Teaching Dance Appreciation this summer at GMU has been eye-opening. Among the students in the course is Jeremiah Howdeshell, who was an enlisted infantryman in the Active Duty portion of the Army for 4 years. He writes: "my first unit was the 1/24 Infantry Regiment, 25th Infantry Division in Fort Lewis, Washington from January 2006 - June 2006. Our unit reflagged and we changed to 2nd Stryker Cavalry Regiment and moved to Vilseck, Germany from July 2006 - August 2007. We deployed to Baghdad and Muqdadiyah Iraq from August 2007 until October 2008. I returned to Vilseck until August 2009 when I was awarded an ROTC Scholarship to end my service early to start the path to become a commissioned officer. This picture is from Muqdadiyah; we don't have a lot pictures from Baghdad because we were shot at on a daily basis and when we were back at base we were too tired to do much beyond sleep, eat and call home. This is a group of us from 'Mustache March' where most of us affirmed that we need to not grow a mustache ever again."
One reason I enjoy teaching Dance Appreciation is because it brings people together to discuss not only different ways of dancing, but also cultural identity, how we express values and beliefs, and how we respond to other cultures and ideas. Jeremiah has been able to broaden our perspectives on what is happening today in Iraq, and is also a gifted dance writer. He attended "Ballet Across America" at The Kennedy Center last month. Portions of his review are here. He says "I chose to see the ballet because I had never seen anything like it before, and as a part of my love of traveling and exploring I always try to give new experiences a chance, and more often than not it has been rewarding." An excerpt of his review:
"The third movement, Shindig, initially surprised me based on the name, and did not disappoint me in being a surprising performance. Dancing to the music of a blue-grass band, six couples burst onto the stage hooting and stomping, the men in jeans and short sleeved shirts and the girls in summer dresses with knee length skirts. The atmosphere of this movement was completely different from the other two [performances by Houston Ballet and The Suzanne Farrell Ballet], but still contained the basic elements and feel of a ballet.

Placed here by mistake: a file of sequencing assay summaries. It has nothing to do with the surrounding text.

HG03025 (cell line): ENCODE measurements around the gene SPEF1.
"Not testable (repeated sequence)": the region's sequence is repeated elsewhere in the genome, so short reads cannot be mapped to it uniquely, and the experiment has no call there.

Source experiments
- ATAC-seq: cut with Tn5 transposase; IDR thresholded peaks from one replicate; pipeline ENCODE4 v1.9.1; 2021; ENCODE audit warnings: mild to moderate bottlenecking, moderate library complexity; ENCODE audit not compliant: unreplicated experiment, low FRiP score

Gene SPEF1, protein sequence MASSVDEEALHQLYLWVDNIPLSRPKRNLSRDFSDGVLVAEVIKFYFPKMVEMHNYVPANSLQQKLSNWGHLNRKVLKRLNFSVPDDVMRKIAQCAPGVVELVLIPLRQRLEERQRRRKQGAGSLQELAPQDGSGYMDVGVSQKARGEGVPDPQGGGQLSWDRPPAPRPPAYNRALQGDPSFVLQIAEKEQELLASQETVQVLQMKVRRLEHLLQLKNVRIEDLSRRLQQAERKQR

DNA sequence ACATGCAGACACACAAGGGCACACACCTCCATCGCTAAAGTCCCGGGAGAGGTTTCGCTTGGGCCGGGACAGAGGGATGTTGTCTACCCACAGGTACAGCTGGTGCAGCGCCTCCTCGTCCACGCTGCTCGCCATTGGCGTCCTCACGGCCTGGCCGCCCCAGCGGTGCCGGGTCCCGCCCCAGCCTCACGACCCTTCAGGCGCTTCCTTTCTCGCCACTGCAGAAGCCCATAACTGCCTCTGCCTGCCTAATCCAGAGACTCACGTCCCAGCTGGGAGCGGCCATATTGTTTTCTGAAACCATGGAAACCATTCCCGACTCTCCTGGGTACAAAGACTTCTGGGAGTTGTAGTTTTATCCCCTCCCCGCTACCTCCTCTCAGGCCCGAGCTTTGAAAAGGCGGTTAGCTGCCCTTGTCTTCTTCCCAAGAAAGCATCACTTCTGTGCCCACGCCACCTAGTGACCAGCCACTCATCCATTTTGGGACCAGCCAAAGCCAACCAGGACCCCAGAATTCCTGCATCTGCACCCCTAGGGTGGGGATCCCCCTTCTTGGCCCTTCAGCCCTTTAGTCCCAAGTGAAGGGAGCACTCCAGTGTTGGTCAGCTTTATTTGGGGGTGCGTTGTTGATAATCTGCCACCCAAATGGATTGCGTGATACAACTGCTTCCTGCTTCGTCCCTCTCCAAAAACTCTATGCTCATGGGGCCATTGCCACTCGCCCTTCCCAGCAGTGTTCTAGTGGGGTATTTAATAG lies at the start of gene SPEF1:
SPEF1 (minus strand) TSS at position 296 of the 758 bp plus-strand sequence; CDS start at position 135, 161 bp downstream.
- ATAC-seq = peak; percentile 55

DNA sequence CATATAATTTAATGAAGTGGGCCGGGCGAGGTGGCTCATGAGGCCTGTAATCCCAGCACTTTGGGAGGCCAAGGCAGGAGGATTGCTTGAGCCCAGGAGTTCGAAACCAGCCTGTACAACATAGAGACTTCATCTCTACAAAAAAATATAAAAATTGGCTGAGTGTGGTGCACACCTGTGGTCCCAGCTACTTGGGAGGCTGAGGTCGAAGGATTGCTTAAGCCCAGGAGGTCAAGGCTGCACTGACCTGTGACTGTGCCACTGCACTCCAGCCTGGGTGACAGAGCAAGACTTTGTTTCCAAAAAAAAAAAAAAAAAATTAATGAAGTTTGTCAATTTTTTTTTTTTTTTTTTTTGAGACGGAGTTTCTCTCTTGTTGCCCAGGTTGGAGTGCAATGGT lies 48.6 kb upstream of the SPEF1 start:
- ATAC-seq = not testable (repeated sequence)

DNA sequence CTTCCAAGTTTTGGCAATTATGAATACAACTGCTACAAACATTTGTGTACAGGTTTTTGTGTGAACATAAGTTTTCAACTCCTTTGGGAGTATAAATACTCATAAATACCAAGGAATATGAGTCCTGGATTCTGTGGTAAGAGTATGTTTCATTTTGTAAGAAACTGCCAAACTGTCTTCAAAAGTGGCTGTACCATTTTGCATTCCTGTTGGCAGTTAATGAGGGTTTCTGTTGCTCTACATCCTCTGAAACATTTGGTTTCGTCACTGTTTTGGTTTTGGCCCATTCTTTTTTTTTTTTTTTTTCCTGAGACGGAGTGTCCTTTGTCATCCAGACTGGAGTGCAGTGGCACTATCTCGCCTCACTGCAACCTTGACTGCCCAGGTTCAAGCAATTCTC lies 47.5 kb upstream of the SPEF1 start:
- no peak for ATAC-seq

The dancers still did lifts and twirls, kicks and leaps, but incorporated typical southern dance moves such as heel and thigh slap kicks, stomps and jigs, and even hooting and hollering, breaking the trend of non-vocal performers that persisted most of the night. While a couple took center stage to dance together, the other dancers, rather than perform a simpler dance on the outskirts of the stage, would pretend to chat or interact with one another, and it felt like watching a musical at times rather than a ballet. They were so in-character that one of the dancers picked up a slipper that one of the dancers had left behind on a previous dance when the stage went dark, then smelled it and recoiled in disgust before throwing it off to the side of the stage. One particular moment that highlighted my experience as an amateur ballet audience member was when one of the men pretended to be fishing for one of the girls and reeling her in toward him, and she spun the whole way toward him rather than walking, and this was one of the few times the audience applauded mid-performance because of her high number of sequential spins. During Shindig the performers had several solo dances and show-boated to illicit applause, and even instigated applause from the audience during a particularly 'slappy' tune. There also seemed to be an aspect of percussive attack to the choreography throughout the movement, as the men frequently incorporated stomps and slaps in their steps and leaps, particularly in formation dances. Similar to the twirls of the first movement accompanying fast paced violin moments, the dancers in this movement twirled quickly in response to fast-paced fiddling, displaying parallels in the choreography to the music.... I could tell these dancers were really enjoying themselves, while the dancers from the other sections stayed serious throughout their performances. Some of the more entertaining and unique aspects of the choreography were the line and circle dances toward the end of the movement, that continued to mix aspects of southern 'shindig' dancing with classical ballet leaps and twirls. There weren't quite as many high leg kicks as the other two movements, and the performance was much more geared towards getting down and feeling earthbound and natural. One of the most unique aspects of this movement was a dancing maneuver that seemed to be a mixing of ballet and the unique southern flavor of the performance, which was a twirl that the females performed while standing on their heels. It looked almost unnatural and was very interesting to see them do so gracefully. This movement alone made the entire performance of the night worthwhile to me. It was a lot of fun to observe the seamless combination of ballet and southern dance. The encouragement of the audience to participate in clapping along with some of the beats and to cheer for solo performances made it significantly more fun and friendly to a sophomoric ballet audience member."